The community management statement explained

The community management statement

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Receive an obligation-free proposal

We offer an obligation-free quote.

The first step is a short phone or in-person meeting to better understand the needs of your committee and scheme. This will only take around 10 minutes.

From there, we’ll put together a tailored proposal, including our easy-to-understand fee package.

Submit our proposal form, including the best contact time, and we’ll be in touch.

Receive an obligation
free proposal

We'll need to get some details about your building. Let us know the best time to contact you.

All body corporates in Queensland that are regulated by the BCCM Act must have a Community Management Statement (CMS). The CMS is the document that establishes a body corporate once it has been registered and contains all the essential information for the body corporate.  

This document is recorded with the Queensland Land Title registry and can be updated if the body corporate decides to make any changes.  

How is the community management statement created? 

The CMS is created after the development has been completed. It is submitted to council with final survey plans for sealing. The notarised CMS is then submitted to the Titles Office, together with the survey plans for the titles to be relinquished and identified as separate lots. 

What does the community management statement contain? 

  • The body corporate’s legal name  
  • The regulation module of the body corporate  
  • The schedule of lot entitlements  – Schedule A
  • Explanation of the development of scheme land – Schedule B 
  • The body corporate by-laws  – Schedule C 
  • Any scheme details required to be included – Schedule D
  • Any exclusive use areas allocated to the lots  – Schedule E 

The schedule of lot entitlements - Schedule A

Schedule A includes two schedules of lot entitlements: the contribution schedule lot entitlements (CSLE) and the interest schedule lot entitlements (ISLE) 

The contribution schedule

The contribution schedule determines each owner’s share of most body corporate costs. When the body corporate is initially created, the contributions are determined by either two principles: equality or relativity.

  • Equality Principle – The equality principle requires lot entitlements to be equal, unless it is not equitable for them to be so. For instance, if a lot owner uses more water or engages in a higher-risk activity, it maybe be reasonable for them to have a higher contribution schedule lot entitlement than the other lot owners 
  • Relativity PrincipleThe relativity principle considers several factors when determining lot entitlements. These factors include the nature, features and characteristics of each lot, how the scheme is structured, the use of each lot, how each lot affects the cost of maintaining the common property, and the market value of each lot.

The interest schedule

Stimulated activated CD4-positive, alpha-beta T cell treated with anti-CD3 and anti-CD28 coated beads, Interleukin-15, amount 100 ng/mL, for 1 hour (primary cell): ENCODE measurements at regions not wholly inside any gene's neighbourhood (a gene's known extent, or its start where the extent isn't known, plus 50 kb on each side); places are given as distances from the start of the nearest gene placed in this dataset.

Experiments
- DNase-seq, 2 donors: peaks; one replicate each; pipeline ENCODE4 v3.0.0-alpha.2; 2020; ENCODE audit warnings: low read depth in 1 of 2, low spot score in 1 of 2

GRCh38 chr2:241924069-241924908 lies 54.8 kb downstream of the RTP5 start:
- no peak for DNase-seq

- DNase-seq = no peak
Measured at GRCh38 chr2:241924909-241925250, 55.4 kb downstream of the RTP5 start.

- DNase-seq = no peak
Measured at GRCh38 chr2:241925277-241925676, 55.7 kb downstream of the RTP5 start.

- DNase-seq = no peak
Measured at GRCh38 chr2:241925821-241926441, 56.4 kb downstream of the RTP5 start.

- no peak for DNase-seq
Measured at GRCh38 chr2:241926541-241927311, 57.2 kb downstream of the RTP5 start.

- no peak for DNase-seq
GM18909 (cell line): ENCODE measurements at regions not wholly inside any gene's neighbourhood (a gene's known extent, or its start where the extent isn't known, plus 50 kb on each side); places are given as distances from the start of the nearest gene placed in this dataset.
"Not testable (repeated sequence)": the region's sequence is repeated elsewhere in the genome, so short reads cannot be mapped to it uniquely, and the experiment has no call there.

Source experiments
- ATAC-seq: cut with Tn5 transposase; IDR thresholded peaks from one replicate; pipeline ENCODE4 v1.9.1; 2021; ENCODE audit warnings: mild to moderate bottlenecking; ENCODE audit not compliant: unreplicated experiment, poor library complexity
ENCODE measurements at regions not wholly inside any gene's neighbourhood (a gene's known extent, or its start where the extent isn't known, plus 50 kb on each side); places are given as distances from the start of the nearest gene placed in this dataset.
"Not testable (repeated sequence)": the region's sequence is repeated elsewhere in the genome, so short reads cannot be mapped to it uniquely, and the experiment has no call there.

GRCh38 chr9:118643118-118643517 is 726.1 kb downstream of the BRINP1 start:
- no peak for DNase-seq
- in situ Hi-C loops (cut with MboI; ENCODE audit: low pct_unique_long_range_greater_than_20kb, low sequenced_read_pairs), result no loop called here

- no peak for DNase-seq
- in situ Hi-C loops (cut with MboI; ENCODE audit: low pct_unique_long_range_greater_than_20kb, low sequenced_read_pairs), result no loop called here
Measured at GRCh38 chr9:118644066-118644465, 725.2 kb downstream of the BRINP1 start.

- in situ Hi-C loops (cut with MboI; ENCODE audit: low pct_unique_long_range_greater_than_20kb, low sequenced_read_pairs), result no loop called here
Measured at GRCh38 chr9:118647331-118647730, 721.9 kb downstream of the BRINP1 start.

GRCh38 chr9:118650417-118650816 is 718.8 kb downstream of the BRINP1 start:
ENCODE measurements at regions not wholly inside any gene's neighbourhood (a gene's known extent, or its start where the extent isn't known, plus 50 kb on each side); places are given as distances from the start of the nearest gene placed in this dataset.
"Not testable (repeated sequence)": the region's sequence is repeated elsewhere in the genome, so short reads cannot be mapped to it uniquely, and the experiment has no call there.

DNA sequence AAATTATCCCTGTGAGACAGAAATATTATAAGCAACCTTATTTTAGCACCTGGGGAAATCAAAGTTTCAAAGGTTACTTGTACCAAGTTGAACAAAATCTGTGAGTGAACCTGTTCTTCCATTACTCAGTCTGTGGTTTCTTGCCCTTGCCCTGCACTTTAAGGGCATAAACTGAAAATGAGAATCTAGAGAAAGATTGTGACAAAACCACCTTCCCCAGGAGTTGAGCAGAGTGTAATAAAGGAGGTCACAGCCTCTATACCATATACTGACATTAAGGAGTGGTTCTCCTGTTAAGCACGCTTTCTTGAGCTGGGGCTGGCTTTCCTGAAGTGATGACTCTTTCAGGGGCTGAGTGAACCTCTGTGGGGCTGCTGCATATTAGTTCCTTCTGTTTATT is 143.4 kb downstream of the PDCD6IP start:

The relativity principle considers several factors when determining lot entitlements. These factors include the nature, features and characteristics of each lot, how the scheme is structured, the use of each lot, how each lot affects the cost of maintaining the common property, and the market value of each lot.   

Explanation of the development of scheme land - Schedule B

Schedule B outlines the development of future stages of the scheme land. 

The body corporate bylaws - Schedule C

Schedule C contains the Body Corporate by-laws, which outline the rules that owners and tenants must follow. These by-laws cover a range of topics, including noise restraints, parking requirements, permitted use of lots and facilities, behaviour on common property, animal keeping, lot appearance, damage to common property, repairs and alterations, money recovery, signage and security.  

Owners should review the body corporate by-laws to avoid inadvertently breaching them. 

Any scheme details required to be included - Schedule D

Schedule D may include service easements, location diagrams for phone, electricity and sewerage lines within common property.  

Any exclusive use areas allocated to the lots - Schedule E

Schedule E outlines the exclusive use areas, such as car parking, courtyards and storage space, and identifies the allocations made for such areas. 

Obtaining the community management statement

To obtain the latest copy of the CMS for a body corporate, individuals can contact Titles Queensland or their body corporate manager.  

Whenever the body corporate makes a decision that affects the CMS, such as changes to the schemes by-laws, a new CMS must be lodged with Titles Queensland within three months. This ensures the most current information is available for those interested in purchasing a copy. It’s important to note that a CMS has no legal impact until it is registered with Titles Queensland. 

If you are considering purchasing within a community titles scheme, it may be helpful to search the body corporate records, including minutes of previous general meetings, to confirm that the CMS you received is up-to-date or if changes are imminent.    

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